THE ROLE of women in the Mummers Parade is as fundamental as the song "Alabama Jubilee," but much more understated.
Women have been designing costumes and gluing feathers and sequins for as long as Philadelphians have marched on Broad Street. There is a shot within this gallery of a woman named Sandy Daly, her fingers mangled by the slice of sewing machines and the singe of glue guns.
There was a time when women were prohibited from marching in the parade, a restriction that has long passed as society has evolved. Women have captained string bands and been integral parts of Fancy Division championship themes.
When Mary Braun, a matriarch of a Mummers family, died in 2002, we received this letter from Frank Conforti, who had broadcasted numerous parades for local television:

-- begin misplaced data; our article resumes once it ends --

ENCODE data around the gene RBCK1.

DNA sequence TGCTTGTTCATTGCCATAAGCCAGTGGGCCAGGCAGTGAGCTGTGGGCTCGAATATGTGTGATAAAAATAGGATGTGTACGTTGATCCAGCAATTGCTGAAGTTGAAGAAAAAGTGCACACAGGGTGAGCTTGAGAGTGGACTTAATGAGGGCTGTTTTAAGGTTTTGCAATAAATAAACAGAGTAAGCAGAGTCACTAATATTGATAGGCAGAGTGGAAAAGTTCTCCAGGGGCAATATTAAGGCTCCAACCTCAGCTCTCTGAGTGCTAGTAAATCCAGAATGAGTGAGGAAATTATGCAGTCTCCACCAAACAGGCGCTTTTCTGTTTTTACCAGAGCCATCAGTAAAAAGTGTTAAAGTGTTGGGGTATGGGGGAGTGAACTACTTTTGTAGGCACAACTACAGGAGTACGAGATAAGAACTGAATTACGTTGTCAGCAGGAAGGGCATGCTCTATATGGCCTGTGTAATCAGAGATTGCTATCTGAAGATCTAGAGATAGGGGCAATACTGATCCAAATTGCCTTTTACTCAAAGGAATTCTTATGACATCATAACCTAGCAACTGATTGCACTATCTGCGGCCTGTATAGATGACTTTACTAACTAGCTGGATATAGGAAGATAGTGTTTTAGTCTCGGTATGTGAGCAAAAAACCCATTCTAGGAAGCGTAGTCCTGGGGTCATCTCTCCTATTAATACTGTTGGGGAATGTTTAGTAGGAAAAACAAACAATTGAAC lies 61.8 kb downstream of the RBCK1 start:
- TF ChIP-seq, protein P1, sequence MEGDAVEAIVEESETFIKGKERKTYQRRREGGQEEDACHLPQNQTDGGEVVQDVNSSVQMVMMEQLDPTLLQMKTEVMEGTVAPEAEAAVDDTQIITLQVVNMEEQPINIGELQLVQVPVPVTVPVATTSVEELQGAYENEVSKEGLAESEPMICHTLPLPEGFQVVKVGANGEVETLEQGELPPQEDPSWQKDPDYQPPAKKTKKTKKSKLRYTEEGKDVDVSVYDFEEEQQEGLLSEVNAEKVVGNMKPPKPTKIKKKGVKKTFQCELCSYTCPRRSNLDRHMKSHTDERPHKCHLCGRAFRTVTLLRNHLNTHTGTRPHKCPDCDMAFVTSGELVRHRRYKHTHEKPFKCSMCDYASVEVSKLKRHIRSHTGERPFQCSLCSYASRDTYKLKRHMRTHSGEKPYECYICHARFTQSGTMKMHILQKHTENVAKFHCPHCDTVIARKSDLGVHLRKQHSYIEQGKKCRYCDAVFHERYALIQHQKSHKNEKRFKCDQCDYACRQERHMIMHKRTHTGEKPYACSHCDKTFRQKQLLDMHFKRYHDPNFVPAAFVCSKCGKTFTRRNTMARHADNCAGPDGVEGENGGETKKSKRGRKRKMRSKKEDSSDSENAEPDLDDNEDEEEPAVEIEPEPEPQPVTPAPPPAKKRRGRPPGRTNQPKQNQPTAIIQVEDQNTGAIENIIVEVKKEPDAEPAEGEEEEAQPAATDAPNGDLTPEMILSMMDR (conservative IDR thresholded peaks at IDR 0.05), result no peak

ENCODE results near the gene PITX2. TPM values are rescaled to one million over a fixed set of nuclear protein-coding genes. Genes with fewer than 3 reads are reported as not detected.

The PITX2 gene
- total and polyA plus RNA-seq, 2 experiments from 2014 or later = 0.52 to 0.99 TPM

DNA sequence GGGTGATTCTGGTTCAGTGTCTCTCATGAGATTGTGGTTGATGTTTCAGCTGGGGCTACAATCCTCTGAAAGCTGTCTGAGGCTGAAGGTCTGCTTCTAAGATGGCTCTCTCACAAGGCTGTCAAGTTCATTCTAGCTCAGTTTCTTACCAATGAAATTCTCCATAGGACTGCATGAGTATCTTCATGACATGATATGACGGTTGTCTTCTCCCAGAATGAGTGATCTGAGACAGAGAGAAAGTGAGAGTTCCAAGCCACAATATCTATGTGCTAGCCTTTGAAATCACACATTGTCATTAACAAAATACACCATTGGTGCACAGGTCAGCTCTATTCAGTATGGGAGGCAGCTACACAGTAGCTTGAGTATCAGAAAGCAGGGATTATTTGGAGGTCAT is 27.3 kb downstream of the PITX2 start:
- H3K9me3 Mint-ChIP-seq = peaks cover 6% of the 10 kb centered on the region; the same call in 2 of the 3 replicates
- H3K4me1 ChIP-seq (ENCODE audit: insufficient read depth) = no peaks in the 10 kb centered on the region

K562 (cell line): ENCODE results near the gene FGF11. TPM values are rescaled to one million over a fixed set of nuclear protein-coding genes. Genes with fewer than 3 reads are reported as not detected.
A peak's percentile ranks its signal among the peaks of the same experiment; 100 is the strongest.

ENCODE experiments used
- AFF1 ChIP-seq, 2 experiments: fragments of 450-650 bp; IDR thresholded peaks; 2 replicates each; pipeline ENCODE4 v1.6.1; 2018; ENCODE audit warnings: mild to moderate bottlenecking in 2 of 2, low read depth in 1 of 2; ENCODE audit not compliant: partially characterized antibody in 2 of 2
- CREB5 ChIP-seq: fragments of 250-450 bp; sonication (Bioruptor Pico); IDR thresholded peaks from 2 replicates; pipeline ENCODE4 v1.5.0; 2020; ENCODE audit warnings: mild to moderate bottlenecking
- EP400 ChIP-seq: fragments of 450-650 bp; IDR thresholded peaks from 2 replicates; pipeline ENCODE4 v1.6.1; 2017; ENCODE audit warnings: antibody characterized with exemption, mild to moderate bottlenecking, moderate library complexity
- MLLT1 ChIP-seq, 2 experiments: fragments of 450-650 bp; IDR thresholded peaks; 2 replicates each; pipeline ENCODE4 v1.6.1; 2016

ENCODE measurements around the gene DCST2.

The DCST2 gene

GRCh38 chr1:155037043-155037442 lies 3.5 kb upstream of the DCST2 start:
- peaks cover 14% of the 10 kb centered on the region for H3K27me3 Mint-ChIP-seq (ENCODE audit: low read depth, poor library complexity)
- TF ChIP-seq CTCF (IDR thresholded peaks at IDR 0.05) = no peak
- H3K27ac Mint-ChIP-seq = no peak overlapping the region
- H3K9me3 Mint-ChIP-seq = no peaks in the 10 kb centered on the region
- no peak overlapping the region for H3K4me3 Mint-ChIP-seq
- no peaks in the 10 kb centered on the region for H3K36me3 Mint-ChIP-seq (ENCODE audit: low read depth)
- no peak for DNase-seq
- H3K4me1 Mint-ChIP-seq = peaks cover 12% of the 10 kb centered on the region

Mary Braun was laid to rest on July 2.
For over 40 years, she and her husband, Carl, created Mummers costumes in their Two Street shop in the 1700 block. South Philadelphia Costumes was a major headquarters for many a Fancy Brigade and String Band to have their New Year's Day suits measured, sewed and put together by Mary, with her Two Street style, and Carl, with his quiet manner.
Mary was the Annie Oakley of 2nd Street - she told it like it was and her words spared no one when she argued her point. But that smile, and that Mummer gleam in her eye, was the street beat and heartbeat that she brought forth on New Year's Day. When the Mummers made their way back down Second Street on New Year's Day, her shop was always a strut and musical stop.
Mary Braun was a wife, mother and grandmother-and a Two Street legend. She was part of the strut world where Mummers live and breathe their art.
Mary was one of the Two Street artists.
FRANK CONFORTI, Philadelphia
So here's to Mary and Sandy and all the women who have provided much of the beauty for this parade from behind the scenes. The parade's not always perfect, but their work was - and is - always impeccable.